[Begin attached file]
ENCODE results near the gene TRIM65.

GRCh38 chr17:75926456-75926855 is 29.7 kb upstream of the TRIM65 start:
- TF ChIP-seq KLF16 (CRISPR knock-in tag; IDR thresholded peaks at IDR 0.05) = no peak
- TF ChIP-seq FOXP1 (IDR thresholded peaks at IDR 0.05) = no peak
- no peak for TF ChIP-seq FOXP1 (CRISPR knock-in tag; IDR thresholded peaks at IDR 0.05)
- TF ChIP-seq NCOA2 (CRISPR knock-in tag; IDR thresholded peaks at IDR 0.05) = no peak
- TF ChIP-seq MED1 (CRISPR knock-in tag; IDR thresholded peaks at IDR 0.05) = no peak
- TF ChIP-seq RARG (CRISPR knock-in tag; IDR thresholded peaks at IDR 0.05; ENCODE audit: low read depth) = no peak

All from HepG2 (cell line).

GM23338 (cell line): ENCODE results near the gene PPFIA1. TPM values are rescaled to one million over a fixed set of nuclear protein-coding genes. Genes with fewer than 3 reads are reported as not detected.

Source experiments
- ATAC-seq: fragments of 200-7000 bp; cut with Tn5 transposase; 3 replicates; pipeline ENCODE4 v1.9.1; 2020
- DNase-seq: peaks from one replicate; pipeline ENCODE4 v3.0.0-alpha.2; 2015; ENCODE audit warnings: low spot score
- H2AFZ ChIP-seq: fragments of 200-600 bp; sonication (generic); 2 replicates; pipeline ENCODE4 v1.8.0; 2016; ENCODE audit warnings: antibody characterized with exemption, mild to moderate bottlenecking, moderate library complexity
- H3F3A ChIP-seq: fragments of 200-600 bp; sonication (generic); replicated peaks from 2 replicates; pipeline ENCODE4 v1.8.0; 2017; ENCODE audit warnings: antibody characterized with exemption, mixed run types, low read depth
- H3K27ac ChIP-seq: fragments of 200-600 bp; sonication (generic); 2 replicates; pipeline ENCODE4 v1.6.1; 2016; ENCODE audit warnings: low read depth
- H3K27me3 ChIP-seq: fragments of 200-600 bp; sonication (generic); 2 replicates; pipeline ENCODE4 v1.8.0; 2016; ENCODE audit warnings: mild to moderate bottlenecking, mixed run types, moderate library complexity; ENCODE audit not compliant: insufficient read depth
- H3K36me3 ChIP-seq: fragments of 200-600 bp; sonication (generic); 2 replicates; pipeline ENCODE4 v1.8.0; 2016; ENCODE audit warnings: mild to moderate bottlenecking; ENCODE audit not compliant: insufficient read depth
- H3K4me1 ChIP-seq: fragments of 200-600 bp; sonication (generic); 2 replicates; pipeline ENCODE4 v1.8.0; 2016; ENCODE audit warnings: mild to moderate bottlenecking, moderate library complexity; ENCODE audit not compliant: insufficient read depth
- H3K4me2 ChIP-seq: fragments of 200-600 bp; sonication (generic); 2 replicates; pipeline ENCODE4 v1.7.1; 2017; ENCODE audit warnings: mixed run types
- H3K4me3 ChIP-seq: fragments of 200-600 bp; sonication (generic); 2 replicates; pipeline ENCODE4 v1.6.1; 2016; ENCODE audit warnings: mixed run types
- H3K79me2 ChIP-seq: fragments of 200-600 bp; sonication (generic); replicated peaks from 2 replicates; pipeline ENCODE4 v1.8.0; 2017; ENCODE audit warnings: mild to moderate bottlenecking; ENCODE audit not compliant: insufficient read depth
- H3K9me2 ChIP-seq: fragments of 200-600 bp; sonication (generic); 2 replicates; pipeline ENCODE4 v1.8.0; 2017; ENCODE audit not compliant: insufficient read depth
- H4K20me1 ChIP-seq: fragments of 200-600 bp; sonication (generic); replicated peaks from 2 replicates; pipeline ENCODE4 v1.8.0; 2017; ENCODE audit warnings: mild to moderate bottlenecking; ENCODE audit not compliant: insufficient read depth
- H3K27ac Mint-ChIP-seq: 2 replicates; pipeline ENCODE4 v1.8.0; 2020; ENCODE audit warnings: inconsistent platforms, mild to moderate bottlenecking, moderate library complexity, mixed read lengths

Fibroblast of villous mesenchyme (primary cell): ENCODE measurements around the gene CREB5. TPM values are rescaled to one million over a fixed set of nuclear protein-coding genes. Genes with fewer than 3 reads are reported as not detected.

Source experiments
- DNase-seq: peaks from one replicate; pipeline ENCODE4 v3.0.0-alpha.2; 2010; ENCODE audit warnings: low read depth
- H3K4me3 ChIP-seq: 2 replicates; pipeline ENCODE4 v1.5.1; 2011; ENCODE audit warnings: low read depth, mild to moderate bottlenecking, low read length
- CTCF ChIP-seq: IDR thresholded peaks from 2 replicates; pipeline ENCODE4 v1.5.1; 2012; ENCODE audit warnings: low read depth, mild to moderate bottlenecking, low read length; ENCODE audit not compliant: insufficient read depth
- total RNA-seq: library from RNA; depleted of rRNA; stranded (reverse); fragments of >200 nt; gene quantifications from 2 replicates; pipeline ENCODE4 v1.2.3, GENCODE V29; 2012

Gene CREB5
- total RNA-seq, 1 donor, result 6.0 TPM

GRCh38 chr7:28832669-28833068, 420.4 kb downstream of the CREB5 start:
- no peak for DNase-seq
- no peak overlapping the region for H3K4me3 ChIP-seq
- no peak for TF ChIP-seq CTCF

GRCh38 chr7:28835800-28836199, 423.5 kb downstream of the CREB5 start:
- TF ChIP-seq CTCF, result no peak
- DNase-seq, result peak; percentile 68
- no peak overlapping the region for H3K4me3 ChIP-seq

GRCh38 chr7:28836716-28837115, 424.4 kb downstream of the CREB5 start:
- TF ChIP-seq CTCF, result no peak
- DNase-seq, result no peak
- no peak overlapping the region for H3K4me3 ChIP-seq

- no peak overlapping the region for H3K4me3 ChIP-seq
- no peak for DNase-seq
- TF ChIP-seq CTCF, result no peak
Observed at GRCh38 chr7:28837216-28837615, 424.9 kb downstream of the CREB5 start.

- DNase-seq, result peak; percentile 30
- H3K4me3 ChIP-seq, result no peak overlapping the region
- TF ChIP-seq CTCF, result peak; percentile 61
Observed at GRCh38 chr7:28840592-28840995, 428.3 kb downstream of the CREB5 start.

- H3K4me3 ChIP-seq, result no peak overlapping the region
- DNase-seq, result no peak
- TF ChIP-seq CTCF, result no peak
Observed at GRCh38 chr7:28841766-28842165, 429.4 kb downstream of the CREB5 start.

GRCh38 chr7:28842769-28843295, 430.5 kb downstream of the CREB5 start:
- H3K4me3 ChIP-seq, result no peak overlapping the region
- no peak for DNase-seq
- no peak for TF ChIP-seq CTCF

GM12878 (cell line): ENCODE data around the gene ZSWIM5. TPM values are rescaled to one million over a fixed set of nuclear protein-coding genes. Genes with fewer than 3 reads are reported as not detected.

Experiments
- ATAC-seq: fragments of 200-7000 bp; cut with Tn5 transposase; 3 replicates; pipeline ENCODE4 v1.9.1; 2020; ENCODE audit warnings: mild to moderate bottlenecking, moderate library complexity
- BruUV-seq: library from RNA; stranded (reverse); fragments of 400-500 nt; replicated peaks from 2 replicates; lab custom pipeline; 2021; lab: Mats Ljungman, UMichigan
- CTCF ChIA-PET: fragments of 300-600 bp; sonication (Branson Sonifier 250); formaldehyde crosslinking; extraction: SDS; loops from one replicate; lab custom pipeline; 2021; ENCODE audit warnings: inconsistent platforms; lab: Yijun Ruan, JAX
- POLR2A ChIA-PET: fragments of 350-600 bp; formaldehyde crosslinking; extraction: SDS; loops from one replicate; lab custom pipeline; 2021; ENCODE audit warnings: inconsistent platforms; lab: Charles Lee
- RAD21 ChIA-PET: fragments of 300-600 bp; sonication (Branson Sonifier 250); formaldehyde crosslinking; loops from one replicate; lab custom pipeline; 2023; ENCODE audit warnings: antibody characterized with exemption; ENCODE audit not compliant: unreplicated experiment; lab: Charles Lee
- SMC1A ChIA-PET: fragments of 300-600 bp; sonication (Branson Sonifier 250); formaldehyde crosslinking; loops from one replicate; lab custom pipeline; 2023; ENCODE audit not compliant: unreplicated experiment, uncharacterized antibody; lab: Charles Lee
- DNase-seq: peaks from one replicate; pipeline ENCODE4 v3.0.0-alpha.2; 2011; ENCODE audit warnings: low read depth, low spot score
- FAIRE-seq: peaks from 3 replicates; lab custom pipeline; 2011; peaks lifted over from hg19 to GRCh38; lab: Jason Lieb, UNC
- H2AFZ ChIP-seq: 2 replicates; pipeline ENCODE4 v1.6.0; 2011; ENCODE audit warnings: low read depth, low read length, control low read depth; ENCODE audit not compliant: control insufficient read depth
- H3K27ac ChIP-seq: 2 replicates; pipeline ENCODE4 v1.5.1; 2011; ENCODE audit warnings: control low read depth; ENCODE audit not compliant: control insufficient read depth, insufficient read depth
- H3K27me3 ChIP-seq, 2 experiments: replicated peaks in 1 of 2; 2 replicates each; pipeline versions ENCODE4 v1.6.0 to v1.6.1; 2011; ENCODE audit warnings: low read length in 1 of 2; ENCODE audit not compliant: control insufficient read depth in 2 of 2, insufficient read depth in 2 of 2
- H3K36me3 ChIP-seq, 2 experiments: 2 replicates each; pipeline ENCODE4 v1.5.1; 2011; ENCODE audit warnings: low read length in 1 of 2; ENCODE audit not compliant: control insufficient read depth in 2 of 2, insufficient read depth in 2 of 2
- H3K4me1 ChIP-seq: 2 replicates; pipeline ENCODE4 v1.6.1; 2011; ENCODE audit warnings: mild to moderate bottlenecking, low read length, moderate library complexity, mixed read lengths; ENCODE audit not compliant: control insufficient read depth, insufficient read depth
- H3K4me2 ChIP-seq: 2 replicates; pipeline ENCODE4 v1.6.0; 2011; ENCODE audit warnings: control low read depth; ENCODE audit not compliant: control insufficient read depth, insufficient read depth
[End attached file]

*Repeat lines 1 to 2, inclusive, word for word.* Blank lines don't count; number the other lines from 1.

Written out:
ENCODE results near the gene TRIM65.

GRCh38 chr17:75926456-75926855 is 29.7 kb upstream of the TRIM65 start: